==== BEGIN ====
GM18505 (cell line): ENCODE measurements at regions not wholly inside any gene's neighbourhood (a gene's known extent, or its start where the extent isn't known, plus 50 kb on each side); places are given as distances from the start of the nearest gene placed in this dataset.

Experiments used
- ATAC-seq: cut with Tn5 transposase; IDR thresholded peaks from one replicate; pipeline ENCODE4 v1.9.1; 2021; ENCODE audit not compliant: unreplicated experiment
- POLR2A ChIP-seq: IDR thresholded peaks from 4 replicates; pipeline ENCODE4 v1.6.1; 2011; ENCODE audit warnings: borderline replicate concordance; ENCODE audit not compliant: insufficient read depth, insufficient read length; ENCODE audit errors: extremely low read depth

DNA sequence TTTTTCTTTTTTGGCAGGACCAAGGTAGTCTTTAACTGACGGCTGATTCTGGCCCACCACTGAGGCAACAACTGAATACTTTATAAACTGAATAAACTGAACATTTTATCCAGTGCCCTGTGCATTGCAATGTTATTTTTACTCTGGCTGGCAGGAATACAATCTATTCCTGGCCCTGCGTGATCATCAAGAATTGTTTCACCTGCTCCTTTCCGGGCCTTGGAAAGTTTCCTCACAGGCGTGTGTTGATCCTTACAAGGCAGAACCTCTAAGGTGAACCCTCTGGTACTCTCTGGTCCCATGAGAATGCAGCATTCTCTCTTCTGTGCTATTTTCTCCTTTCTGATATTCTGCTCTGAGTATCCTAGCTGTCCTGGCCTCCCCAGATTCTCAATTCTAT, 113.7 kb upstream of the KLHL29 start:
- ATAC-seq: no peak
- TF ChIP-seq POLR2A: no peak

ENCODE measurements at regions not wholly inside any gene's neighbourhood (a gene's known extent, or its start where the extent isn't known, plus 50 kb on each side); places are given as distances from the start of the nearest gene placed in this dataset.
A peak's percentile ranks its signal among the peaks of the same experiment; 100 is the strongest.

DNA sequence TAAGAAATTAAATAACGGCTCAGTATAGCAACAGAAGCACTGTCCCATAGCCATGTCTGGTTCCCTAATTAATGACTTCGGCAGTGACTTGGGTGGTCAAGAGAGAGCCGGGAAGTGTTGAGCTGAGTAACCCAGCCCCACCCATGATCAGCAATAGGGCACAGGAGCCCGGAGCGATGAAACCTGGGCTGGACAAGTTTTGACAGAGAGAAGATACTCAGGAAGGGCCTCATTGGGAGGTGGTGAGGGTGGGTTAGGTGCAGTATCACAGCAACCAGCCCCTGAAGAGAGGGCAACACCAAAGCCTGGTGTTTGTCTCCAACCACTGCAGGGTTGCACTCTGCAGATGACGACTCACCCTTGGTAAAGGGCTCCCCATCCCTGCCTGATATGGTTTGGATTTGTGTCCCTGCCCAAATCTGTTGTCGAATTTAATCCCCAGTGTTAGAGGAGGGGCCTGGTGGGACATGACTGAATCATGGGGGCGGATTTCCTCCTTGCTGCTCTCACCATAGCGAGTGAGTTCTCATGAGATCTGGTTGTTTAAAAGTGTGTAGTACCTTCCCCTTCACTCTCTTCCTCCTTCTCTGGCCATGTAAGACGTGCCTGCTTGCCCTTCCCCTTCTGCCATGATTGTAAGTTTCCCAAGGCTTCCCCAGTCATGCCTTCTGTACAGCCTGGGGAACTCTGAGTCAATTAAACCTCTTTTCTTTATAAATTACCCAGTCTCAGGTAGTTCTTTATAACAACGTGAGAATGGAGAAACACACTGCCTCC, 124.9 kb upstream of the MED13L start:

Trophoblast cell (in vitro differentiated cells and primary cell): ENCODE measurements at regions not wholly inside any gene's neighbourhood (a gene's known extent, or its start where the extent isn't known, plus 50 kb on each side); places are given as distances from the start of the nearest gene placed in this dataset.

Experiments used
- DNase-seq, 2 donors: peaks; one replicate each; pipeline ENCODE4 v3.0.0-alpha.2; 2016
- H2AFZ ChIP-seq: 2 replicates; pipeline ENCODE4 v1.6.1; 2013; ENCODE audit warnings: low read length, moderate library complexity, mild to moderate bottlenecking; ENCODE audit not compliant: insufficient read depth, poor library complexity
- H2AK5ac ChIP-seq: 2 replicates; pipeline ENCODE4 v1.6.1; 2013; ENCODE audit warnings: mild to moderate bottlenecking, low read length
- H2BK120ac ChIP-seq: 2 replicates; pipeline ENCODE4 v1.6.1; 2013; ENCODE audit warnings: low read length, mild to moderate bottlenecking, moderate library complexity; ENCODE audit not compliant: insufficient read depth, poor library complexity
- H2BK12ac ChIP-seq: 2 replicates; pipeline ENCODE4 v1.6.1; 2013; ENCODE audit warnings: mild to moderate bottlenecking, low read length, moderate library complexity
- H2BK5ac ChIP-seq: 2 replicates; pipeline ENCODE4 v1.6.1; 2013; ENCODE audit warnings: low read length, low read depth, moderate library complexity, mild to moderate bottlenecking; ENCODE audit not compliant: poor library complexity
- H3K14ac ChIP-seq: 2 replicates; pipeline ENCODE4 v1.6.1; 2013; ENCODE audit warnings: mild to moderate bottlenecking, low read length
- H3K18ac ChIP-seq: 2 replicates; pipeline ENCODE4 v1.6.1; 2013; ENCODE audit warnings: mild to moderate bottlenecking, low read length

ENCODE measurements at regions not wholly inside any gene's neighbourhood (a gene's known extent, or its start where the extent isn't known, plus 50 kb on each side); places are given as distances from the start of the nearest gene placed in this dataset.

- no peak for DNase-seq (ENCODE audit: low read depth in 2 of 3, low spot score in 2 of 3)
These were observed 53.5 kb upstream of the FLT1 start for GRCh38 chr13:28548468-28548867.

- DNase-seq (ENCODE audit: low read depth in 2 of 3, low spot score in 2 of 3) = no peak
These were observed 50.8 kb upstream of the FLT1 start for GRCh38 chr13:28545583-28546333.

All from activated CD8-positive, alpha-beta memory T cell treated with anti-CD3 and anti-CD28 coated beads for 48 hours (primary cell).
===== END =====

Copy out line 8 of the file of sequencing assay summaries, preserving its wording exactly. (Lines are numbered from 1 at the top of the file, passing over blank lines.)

ENCODE measurements at regions not wholly inside any gene's neighbourhood (a gene's known extent, or its start where the extent isn't known, plus 50 kb on each side); places are given as distances from the start of the nearest gene placed in this dataset.